So, how high can deductibles be? In 2019, deductibles cannot be set higher than $7,900 for an individual or $15,800 for a family.

Do You Have To Pay An Obamacare Penalty?

The short answer is probably not — as of January 1, 2019, the Obamacare penalty is no longer in effect in most states. But, you may have had to pay an Obamacare penalty in the past.

You see, before the law was repealed, it was required that all Americans be enrolled in a health insurance plan, with some exceptions. And generally, if you didn’t have health insurance through your workplace, you had to buy health insurance through the ACA Marketplace. If you were not enrolled in a health insurance plan, you were fined by the Internal Revenue Service.

To give you an idea of what the fine was like, for the 2017 and 2018 tax years, the penalty for not having health insurance was $695 per person and $347.50 per child, or, 2.5 percent of your total household income — whichever was greater. But like we mentioned above, this is not something you need to worry about anymore.

How ACA Subsidies Work — And Who Qualifies for Them

ACA subsidies are essentially discounts on your monthly health insurance payment — sometimes you will also hear them referred to as “premium tax credits”. But to qualify for an ACA subsidy, you have to fall between two groups of people.

  1. The first is people who made at least 100 percent of the federal poverty level the previous year. For the 2019 enrollment year, the minimum total household income for an ACA subsidy was $12,140 for 1 person, rising by about $4,320 for each additional person.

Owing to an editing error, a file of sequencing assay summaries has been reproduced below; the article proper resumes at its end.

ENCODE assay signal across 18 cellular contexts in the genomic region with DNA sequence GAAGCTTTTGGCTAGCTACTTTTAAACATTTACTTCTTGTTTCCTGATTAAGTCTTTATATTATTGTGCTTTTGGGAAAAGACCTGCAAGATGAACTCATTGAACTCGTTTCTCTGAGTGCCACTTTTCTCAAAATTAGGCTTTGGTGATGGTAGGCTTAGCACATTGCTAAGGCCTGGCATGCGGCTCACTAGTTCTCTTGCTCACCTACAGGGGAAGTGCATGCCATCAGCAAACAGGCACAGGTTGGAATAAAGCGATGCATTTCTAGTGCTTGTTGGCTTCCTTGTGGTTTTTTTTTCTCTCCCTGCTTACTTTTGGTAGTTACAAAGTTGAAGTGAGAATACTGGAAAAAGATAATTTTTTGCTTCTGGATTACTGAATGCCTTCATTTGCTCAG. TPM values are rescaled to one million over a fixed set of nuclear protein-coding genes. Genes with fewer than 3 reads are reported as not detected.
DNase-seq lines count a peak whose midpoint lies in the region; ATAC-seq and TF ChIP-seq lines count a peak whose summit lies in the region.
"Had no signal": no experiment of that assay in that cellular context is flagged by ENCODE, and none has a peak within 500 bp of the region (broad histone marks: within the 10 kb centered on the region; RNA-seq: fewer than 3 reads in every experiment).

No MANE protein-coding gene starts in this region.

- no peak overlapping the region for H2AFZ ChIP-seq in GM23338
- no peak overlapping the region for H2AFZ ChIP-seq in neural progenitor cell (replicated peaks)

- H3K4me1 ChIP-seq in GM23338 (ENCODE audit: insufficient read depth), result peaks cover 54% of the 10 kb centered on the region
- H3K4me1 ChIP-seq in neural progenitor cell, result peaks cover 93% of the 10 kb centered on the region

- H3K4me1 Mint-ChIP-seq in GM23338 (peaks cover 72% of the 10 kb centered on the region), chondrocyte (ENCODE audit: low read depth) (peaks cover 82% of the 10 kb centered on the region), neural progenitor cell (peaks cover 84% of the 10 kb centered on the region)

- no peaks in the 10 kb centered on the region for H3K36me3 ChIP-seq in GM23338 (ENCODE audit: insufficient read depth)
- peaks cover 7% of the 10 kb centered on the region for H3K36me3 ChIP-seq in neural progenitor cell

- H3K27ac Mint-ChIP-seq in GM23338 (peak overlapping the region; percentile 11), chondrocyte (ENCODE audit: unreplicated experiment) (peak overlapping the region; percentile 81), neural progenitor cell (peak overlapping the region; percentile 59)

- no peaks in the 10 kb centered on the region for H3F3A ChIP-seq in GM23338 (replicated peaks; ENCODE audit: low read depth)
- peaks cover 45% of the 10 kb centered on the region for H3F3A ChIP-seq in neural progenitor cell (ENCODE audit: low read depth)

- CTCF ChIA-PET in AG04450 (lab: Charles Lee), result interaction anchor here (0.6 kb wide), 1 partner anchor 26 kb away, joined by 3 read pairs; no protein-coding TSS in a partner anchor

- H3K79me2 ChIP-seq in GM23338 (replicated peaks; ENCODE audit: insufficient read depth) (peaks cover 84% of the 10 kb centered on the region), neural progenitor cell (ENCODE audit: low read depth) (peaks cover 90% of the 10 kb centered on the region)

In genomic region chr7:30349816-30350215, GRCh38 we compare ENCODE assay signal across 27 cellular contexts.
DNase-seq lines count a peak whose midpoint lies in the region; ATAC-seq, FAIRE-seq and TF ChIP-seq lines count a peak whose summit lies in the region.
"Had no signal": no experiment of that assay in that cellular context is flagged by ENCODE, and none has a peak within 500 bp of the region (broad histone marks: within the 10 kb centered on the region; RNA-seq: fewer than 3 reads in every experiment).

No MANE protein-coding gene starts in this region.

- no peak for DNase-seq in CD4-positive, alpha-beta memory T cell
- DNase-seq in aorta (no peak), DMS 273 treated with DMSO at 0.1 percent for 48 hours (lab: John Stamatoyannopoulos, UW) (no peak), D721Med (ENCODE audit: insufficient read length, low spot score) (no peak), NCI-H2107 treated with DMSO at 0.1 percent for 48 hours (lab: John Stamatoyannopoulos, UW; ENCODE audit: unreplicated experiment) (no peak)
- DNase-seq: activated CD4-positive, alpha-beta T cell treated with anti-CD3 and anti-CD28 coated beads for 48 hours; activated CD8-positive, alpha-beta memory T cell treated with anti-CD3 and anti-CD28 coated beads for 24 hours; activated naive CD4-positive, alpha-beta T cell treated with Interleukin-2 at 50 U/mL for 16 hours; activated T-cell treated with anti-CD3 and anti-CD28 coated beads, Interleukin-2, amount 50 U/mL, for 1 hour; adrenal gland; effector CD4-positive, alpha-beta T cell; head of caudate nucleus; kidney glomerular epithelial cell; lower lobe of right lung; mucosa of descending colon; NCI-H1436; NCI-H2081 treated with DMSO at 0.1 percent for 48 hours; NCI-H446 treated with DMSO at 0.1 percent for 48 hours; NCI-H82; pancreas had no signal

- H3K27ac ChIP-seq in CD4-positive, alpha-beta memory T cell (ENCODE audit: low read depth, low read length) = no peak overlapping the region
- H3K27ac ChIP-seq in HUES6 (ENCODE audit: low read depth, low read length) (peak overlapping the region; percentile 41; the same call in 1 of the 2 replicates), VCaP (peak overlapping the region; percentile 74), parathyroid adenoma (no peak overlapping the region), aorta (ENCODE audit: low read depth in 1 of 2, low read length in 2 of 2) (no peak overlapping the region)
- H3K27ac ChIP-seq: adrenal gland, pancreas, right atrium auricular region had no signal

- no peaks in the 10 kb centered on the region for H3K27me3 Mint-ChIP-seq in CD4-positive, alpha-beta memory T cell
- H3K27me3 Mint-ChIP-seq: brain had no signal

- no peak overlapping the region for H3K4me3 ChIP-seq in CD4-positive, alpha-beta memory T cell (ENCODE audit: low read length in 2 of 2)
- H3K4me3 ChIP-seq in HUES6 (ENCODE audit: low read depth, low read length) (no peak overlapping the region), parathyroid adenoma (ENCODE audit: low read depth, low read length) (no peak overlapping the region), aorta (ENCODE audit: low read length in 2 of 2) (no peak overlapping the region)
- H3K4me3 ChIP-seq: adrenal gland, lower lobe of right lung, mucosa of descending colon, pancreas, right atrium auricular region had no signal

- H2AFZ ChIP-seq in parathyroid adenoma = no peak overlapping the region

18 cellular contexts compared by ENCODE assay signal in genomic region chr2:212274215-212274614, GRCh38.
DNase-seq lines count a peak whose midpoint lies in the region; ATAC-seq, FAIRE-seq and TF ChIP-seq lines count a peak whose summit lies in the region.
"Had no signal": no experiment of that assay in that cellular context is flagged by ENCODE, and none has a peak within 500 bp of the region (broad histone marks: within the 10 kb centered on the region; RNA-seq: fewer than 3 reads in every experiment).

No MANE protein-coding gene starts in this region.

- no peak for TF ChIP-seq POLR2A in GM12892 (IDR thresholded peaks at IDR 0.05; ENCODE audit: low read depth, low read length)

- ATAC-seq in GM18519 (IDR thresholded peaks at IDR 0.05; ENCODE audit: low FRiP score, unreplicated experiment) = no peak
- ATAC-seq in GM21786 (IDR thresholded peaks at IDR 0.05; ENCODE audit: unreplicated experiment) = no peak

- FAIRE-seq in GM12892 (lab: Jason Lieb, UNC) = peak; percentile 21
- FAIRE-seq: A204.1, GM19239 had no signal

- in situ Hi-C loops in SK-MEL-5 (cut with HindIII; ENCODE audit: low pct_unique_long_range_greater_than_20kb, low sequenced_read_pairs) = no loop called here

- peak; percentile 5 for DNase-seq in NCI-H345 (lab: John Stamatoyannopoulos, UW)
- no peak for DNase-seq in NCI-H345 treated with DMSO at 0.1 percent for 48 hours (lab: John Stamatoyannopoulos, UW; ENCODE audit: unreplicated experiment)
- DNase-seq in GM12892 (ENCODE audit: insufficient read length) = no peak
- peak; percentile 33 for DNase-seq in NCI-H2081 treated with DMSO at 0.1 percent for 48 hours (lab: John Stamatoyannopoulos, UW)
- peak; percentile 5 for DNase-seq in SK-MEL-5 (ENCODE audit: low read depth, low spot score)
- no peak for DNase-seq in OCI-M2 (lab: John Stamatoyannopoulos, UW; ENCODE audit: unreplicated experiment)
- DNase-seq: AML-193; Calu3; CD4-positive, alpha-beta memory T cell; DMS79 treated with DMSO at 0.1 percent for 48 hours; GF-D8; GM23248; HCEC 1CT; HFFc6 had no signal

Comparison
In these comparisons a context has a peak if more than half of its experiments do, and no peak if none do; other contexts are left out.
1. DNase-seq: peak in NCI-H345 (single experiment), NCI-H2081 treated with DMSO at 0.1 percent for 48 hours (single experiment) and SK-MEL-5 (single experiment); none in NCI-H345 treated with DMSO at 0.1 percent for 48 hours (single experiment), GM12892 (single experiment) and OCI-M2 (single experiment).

2. The second group is people who didn’t make more than 400 percent of the federal poverty level the previous year. For the 2019 enrollment year, the maximum total household income for an ACA subsidy was $48,560 per person, rising by about $17,280 for each additional person.

How Much Can Subsidies Cover In Your Monthly Healthcare Plan?

It depends, but here’s an example. When looking at healthcare subsidies for people making 150 percent of the poverty level in 2018, healthcare analysts found that about 98 percent of counties across the United States had Bronze plans available with $0 monthly premiums, after subsidies.

Even if you qualify for a subsidy, you will still be asked to cover some portion of your medical care once you start using your health plan. However, subsidies could make your plan of choice free to join if you qualify.

If Your Income Is Too High or Too Low — Then What?

Anyone can get Obamacare, no matter how much money you make a year. But, if you make too much or too little compared to the federal poverty level, then you simply are not eligible for these monthly discounts. These are the two main categories people fall into here.

  • Less Than 100 Percent of FPL: Some households actually make less than the 100 percent of the federal poverty level. If this is the case in your household, you are probably eligible for Medicaid. But this depends on your state’s rules. To learn more, it’s important to apply directly to your state’s Medicaid program.
  • More Than 400 Percent of FPL: On the other end of the spectrum, there are households that make more than the 400 percent of the federal poverty level. If this is the case in your household, you can still buy health insurance but you won’t be eligible for subsidies. On the other hand, though, you can find off-marketplace insurance on sites like HealthCare.com which are generally identical to subsidy-eligible plans, except cheaper. Since these plans don’t have to subsidize other members, those who can afford the plans pay less. These kinds of plans are only available on non-federal websites.